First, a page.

August 17, 2018, by Emma Lowry

Robots to revolutionise engine maintenance for Rolls-Royce 

A new range of robot ‘mechanics’ under development at the University of Nottingham is set to transform jet engine maintenance at Rolls-Royce, saving the company time and money and cutting delays for air passengers.   

The University Technology Centre for Manufacturing and On-Wing Technologies is working with Rolls-Royce to design and build a range of bespoke prototype robots capable of performing jet engine repairs remotely.   

Compressor blades inside jet engines are subject to large volumes of air flow and can sometimes incur edge damage which can be dangerous if left untreated. Repairing the blade in-situ is by far the most cost-effective approach.

However, in-situ inspection and repair of jet engines are inherently difficult due to restricted access to internal components. Usually, the mechanic uses bore tools to manually enter the engine via an inspection port that is typically 9mm in diameter.  It is dark inside the engine, making orientation and manoeuvring of tooling very challenging.   

Rolls-Royce operates long-term service agreements on most of its engine contracts, meaning that the company covers the costs for the maintenance, overhaul and repair of the asset rather than the airline.   

Remote-controlled robotics could therefore offer significant cost and time cutting benefits to Rolls-Royce.   

The robots are designed to speed up inspection processes, prevent unplanned engine removal and negate the need for specialist mechanics to fly round the world to perform repairs. These developments will potentially limit disruption to flight services, saving airlines money and cutting delays for air passengers.   

“There is a substantial financial incentive for in-situ repair of industrial assets such as jet engines,” explains project lead from the University of Nottingham, Dragos Axinte, Professor of Manufacturing Engineering. “However, the need for highly trained mechanics to travel to the location of a repair often results in inconveniently long downtimes.   

“The emergence of robots capable of replicating human interventions on industrial equipment can be coupled with remote control strategies to reduce the response time from several days to a few hours. As well as with any Rolls-Royce engine, our robots could one day be used in other industries such as oil, gas and nuclear. The UTC is already working with in a £13m robotic research hub for nuclear industry, funded by the EPSRC.”  

The Nottingham researchers are focused on a variety of ‘snake’ robots that work their way through the engine to carry out repairs. The team is also developing miniature, collaborative ‘swarm’ robots that crawl through the inner workings of an engine. The innovative work was recently demonstrated at the 2018 Farnborough Air Show and one robot from the range has also been shortlisted for a national engineering award.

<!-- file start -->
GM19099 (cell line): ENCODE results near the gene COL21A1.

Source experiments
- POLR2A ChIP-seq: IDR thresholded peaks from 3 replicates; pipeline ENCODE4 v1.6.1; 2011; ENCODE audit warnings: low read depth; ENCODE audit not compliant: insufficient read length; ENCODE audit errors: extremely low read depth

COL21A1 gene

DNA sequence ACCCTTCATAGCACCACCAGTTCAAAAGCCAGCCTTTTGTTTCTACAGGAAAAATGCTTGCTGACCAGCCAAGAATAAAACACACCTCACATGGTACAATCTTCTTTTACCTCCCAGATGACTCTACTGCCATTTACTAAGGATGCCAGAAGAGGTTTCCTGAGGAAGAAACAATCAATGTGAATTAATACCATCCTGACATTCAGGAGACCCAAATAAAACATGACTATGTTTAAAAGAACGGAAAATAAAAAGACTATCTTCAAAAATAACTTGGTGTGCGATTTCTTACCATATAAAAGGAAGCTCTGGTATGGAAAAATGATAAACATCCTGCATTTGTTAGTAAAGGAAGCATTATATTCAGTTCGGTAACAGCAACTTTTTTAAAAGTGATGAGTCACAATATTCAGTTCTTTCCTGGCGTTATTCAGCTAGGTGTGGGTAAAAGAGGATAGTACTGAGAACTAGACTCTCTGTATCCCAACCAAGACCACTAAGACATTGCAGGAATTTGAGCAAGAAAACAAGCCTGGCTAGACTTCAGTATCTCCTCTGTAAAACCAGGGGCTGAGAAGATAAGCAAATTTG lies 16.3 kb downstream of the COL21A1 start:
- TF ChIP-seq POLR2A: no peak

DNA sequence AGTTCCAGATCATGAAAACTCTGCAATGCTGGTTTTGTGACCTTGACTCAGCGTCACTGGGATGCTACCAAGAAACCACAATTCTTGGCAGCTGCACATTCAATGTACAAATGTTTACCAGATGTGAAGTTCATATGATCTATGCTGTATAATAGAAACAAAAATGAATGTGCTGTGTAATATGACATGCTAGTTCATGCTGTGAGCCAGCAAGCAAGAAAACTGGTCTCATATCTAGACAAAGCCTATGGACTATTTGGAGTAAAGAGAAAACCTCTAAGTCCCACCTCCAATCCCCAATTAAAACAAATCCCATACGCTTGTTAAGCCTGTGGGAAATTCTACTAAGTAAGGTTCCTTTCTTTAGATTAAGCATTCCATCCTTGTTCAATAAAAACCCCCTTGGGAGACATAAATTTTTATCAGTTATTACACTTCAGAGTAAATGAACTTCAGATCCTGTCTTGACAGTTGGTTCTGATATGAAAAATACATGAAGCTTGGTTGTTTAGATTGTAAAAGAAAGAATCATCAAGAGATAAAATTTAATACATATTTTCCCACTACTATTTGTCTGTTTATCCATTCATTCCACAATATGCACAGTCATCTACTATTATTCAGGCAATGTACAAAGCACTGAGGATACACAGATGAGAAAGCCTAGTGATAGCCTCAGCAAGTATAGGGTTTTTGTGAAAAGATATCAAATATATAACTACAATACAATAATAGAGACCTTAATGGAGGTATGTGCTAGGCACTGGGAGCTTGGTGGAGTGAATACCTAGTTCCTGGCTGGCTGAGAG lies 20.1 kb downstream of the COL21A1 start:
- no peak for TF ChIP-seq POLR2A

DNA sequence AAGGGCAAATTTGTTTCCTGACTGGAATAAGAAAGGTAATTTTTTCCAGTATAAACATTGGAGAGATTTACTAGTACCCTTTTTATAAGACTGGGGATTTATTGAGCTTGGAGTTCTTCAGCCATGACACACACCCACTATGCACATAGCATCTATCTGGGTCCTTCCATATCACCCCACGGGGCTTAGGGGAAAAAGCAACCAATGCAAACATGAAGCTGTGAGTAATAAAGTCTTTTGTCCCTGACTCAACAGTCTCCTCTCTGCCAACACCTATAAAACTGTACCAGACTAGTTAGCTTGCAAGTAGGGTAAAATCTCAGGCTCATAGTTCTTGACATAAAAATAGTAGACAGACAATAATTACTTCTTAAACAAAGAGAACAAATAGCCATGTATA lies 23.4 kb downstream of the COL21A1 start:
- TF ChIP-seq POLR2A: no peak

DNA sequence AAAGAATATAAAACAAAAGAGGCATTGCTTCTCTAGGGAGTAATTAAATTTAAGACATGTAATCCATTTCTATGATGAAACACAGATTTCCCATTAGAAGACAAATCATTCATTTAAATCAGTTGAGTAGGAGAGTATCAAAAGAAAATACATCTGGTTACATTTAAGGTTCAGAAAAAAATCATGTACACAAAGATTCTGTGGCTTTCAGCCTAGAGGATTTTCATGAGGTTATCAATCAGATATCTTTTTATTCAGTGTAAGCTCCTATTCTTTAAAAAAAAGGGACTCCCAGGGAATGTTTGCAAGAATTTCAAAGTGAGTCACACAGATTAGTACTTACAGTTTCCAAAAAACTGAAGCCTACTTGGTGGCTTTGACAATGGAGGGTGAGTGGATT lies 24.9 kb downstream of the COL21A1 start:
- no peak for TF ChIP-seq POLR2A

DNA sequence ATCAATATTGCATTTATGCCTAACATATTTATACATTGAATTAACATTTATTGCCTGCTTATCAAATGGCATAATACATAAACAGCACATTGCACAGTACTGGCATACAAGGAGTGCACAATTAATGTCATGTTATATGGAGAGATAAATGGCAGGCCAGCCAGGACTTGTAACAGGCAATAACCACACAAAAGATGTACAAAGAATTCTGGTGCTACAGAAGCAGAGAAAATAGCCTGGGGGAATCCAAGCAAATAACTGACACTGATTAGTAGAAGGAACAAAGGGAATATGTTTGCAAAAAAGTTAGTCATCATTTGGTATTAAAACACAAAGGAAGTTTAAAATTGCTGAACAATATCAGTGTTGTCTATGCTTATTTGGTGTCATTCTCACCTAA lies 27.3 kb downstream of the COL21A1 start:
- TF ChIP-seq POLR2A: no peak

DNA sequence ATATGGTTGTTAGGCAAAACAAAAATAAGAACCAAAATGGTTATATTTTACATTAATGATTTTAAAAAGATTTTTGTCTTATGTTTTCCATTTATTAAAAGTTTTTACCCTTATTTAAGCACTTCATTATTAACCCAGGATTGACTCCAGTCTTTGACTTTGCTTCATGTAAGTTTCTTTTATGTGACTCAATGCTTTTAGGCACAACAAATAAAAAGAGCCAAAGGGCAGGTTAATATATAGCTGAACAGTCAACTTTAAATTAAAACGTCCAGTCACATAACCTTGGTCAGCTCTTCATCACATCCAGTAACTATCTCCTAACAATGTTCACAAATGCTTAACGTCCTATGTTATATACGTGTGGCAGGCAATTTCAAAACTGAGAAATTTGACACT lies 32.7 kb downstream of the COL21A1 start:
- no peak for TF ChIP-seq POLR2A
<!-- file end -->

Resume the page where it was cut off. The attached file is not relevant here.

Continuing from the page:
The technologies, all at varying levels of maturity, include:  


  • REINER – is a bore-blending robot that can be remotely controlled by specialist engineers at a central operations centre. The robot, comprising a combination of rotary, prismatic and flexible joints, was designed to replicate the degree of freedom of hand-held tools to repair a compressor blade in a matter of minutes rather than days.  At the end of the collaborative project, which is part-funded by Innovate UK and the Aerospace Technology Institute, the prototype was demonstrated on an engine trial in a Rolls-Royce facility, a world first for this type of repair task. Since the probe is a based around an off-the-shelf dental motor, the tool it carries is interchangeable, meaning the robot could be used to perform a greater range of tasks for different business sectors in time. The robot has been shortlisted in the Defence, Security and Aerospace category of The Engineer’s Collaborate to Innovate Awards 2018.


  • FLARE – is a pair of ‘snake’ robots which are flexible enough to travel through an engine, like an endoscope, before collaborating to carrying out patch repairs to damaged thermal barrier coatings. This project is still under lab testing.  


  • INSPECT – is a network of ‘periscope’ optical sensors permanently embedded within the engine, enabling it to inspect itself to spot and report any maintenance requirements, which they report back to the operations centre. These pencil-sized robots are thermally protected from the extreme heat generated within an engine and the visual data they create would be used alongside the millions of data points already generated by today’s engines as part of their Engine Health Monitoring systems.   



  • SWARM – miniature bots, each around 10mm in diameter which would be deposited in the centre of an engine via a ‘snake’ robot. They would then perform a visual inspection of hard to reach areas by crawling through the engine. These robots would carry small cameras that provide a live video feed back to the operator allowing them to complete a rapid visual inspection of the engine without having to remove it from the aircraft. Nottingham is currently applying for research funding with Harvard University to bring the concept to life.  


Dr James Kell, Rolls-Royce, On-Wing Technology Specialist, said: “While some of these technologies, such as the SWARM robots, are still a long way from becoming an everyday reality, others, such as the remote bore-blending robot, are already being tested and will begin to be introduced over the next few years. We have a great network of partners who support our work in this field and this is an area with the potential to revolutionise how we think about engine maintenance.”  


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